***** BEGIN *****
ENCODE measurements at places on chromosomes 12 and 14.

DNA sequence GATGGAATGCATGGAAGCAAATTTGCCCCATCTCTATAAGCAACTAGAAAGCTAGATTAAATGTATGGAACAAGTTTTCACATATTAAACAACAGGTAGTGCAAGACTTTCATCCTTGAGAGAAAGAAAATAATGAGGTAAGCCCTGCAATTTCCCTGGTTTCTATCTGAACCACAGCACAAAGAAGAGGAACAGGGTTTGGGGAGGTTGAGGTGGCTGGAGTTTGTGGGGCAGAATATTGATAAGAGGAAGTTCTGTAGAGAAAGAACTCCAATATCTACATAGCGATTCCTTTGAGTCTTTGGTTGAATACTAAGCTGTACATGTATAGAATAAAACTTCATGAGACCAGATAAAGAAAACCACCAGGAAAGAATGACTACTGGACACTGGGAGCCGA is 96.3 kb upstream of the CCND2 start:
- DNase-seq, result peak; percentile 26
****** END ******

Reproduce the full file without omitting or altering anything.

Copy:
ENCODE measurements at places on chromosomes 12 and 14.

DNA sequence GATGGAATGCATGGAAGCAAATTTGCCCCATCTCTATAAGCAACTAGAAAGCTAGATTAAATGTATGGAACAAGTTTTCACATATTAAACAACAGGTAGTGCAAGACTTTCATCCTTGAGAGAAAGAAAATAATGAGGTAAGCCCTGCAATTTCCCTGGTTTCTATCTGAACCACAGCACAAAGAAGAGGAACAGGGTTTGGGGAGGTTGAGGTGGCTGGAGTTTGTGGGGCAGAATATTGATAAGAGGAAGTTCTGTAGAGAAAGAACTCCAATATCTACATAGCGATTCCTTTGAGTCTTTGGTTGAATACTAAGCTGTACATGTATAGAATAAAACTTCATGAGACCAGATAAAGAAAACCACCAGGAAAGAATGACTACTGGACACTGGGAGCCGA is 96.3 kb upstream of the CCND2 start:
- DNase-seq, result peak; percentile 26